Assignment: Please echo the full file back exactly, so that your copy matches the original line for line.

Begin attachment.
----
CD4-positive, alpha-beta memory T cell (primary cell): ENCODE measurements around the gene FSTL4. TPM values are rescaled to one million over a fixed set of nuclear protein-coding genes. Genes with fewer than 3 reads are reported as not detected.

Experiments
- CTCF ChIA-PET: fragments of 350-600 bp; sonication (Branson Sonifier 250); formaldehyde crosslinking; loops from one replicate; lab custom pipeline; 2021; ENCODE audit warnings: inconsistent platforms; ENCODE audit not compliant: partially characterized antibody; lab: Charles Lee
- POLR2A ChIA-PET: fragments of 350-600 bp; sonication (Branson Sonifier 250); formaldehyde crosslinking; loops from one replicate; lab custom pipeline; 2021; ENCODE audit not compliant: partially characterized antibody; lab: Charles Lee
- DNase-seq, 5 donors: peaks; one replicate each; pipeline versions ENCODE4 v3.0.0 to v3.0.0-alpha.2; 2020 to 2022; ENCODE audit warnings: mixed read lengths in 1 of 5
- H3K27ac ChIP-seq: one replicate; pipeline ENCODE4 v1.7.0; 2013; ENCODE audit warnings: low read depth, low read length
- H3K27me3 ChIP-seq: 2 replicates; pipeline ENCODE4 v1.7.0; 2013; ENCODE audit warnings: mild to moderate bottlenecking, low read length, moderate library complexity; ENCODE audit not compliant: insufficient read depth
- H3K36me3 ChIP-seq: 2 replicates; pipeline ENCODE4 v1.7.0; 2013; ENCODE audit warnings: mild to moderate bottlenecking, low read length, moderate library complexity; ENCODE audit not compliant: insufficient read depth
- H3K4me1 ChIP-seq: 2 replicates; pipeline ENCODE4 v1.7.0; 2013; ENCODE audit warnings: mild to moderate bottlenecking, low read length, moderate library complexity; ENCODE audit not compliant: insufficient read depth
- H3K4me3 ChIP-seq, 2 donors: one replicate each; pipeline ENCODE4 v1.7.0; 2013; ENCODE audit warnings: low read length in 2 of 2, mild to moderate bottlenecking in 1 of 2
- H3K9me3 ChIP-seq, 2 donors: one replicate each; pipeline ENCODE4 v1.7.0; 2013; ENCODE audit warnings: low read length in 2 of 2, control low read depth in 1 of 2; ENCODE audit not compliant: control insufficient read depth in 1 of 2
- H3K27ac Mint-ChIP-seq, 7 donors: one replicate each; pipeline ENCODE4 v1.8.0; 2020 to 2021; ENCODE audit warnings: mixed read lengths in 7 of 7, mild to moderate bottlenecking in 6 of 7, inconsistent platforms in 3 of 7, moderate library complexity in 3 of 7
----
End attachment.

CD4-positive, alpha-beta memory T cell (primary cell): ENCODE measurements around the gene FSTL4. TPM values are rescaled to one million over a fixed set of nuclear protein-coding genes. Genes with fewer than 3 reads are reported as not detected.

Experiments
- CTCF ChIA-PET: fragments of 350-600 bp; sonication (Branson Sonifier 250); formaldehyde crosslinking; loops from one replicate; lab custom pipeline; 2021; ENCODE audit warnings: inconsistent platforms; ENCODE audit not compliant: partially characterized antibody; lab: Charles Lee
- POLR2A ChIA-PET: fragments of 350-600 bp; sonication (Branson Sonifier 250); formaldehyde crosslinking; loops from one replicate; lab custom pipeline; 2021; ENCODE audit not compliant: partially characterized antibody; lab: Charles Lee
- DNase-seq, 5 donors: peaks; one replicate each; pipeline versions ENCODE4 v3.0.0 to v3.0.0-alpha.2; 2020 to 2022; ENCODE audit warnings: mixed read lengths in 1 of 5
- H3K27ac ChIP-seq: one replicate; pipeline ENCODE4 v1.7.0; 2013; ENCODE audit warnings: low read depth, low read length
- H3K27me3 ChIP-seq: 2 replicates; pipeline ENCODE4 v1.7.0; 2013; ENCODE audit warnings: mild to moderate bottlenecking, low read length, moderate library complexity; ENCODE audit not compliant: insufficient read depth
- H3K36me3 ChIP-seq: 2 replicates; pipeline ENCODE4 v1.7.0; 2013; ENCODE audit warnings: mild to moderate bottlenecking, low read length, moderate library complexity; ENCODE audit not compliant: insufficient read depth
- H3K4me1 ChIP-seq: 2 replicates; pipeline ENCODE4 v1.7.0; 2013; ENCODE audit warnings: mild to moderate bottlenecking, low read length, moderate library complexity; ENCODE audit not compliant: insufficient read depth
- H3K4me3 ChIP-seq, 2 donors: one replicate each; pipeline ENCODE4 v1.7.0; 2013; ENCODE audit warnings: low read length in 2 of 2, mild to moderate bottlenecking in 1 of 2
- H3K9me3 ChIP-seq, 2 donors: one replicate each; pipeline ENCODE4 v1.7.0; 2013; ENCODE audit warnings: low read length in 2 of 2, control low read depth in 1 of 2; ENCODE audit not compliant: control insufficient read depth in 1 of 2
- H3K27ac Mint-ChIP-seq, 7 donors: one replicate each; pipeline ENCODE4 v1.8.0; 2020 to 2021; ENCODE audit warnings: mixed read lengths in 7 of 7, mild to moderate bottlenecking in 6 of 7, inconsistent platforms in 3 of 7, moderate library complexity in 3 of 7